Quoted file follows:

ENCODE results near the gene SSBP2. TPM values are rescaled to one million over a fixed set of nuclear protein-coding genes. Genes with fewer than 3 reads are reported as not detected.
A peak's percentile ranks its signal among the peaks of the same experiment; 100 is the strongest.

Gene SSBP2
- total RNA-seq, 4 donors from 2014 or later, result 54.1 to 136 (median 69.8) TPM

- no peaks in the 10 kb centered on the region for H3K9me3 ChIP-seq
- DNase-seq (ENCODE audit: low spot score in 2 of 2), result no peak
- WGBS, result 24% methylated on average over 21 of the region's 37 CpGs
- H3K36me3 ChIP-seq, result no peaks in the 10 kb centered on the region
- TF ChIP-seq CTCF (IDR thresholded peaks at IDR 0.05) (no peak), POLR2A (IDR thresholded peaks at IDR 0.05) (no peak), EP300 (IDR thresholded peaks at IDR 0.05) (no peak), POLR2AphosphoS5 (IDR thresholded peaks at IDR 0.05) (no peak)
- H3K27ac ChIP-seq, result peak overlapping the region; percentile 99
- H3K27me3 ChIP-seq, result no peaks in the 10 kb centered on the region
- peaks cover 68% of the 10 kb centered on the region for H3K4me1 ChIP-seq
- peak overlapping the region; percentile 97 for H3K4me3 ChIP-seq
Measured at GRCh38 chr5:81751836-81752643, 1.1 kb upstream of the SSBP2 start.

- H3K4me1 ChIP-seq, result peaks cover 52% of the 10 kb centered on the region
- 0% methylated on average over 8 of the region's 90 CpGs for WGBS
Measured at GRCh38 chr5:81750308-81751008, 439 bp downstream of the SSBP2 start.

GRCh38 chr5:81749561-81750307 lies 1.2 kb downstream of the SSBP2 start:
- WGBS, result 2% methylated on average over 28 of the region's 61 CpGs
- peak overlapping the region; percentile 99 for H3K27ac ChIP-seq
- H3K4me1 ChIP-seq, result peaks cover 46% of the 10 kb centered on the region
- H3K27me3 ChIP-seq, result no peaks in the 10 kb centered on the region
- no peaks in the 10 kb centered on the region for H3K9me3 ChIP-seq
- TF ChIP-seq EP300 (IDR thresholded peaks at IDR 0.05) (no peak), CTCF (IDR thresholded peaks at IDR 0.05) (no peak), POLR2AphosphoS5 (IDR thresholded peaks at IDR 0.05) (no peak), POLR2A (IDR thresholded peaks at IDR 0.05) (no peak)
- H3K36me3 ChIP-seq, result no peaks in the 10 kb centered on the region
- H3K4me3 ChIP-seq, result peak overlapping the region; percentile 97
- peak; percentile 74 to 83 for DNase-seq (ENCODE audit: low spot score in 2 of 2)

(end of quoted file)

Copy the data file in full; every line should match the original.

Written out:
ENCODE results near the gene SSBP2. TPM values are rescaled to one million over a fixed set of nuclear protein-coding genes. Genes with fewer than 3 reads are reported as not detected.
A peak's percentile ranks its signal among the peaks of the same experiment; 100 is the strongest.

Gene SSBP2
- total RNA-seq, 4 donors from 2014 or later, result 54.1 to 136 (median 69.8) TPM

- no peaks in the 10 kb centered on the region for H3K9me3 ChIP-seq
- DNase-seq (ENCODE audit: low spot score in 2 of 2), result no peak
- WGBS, result 24% methylated on average over 21 of the region's 37 CpGs
- H3K36me3 ChIP-seq, result no peaks in the 10 kb centered on the region
- TF ChIP-seq CTCF (IDR thresholded peaks at IDR 0.05) (no peak), POLR2A (IDR thresholded peaks at IDR 0.05) (no peak), EP300 (IDR thresholded peaks at IDR 0.05) (no peak), POLR2AphosphoS5 (IDR thresholded peaks at IDR 0.05) (no peak)
- H3K27ac ChIP-seq, result peak overlapping the region; percentile 99
- H3K27me3 ChIP-seq, result no peaks in the 10 kb centered on the region
- peaks cover 68% of the 10 kb centered on the region for H3K4me1 ChIP-seq
- peak overlapping the region; percentile 97 for H3K4me3 ChIP-seq
Measured at GRCh38 chr5:81751836-81752643, 1.1 kb upstream of the SSBP2 start.

- H3K4me1 ChIP-seq, result peaks cover 52% of the 10 kb centered on the region
- 0% methylated on average over 8 of the region's 90 CpGs for WGBS
Measured at GRCh38 chr5:81750308-81751008, 439 bp downstream of the SSBP2 start.

GRCh38 chr5:81749561-81750307 lies 1.2 kb downstream of the SSBP2 start:
- WGBS, result 2% methylated on average over 28 of the region's 61 CpGs
- peak overlapping the region; percentile 99 for H3K27ac ChIP-seq
- H3K4me1 ChIP-seq, result peaks cover 46% of the 10 kb centered on the region
- H3K27me3 ChIP-seq, result no peaks in the 10 kb centered on the region
- no peaks in the 10 kb centered on the region for H3K9me3 ChIP-seq
- TF ChIP-seq EP300 (IDR thresholded peaks at IDR 0.05) (no peak), CTCF (IDR thresholded peaks at IDR 0.05) (no peak), POLR2AphosphoS5 (IDR thresholded peaks at IDR 0.05) (no peak), POLR2A (IDR thresholded peaks at IDR 0.05) (no peak)
- H3K36me3 ChIP-seq, result no peaks in the 10 kb centered on the region
- H3K4me3 ChIP-seq, result peak overlapping the region; percentile 97
- peak; percentile 74 to 83 for DNase-seq (ENCODE audit: low spot score in 2 of 2)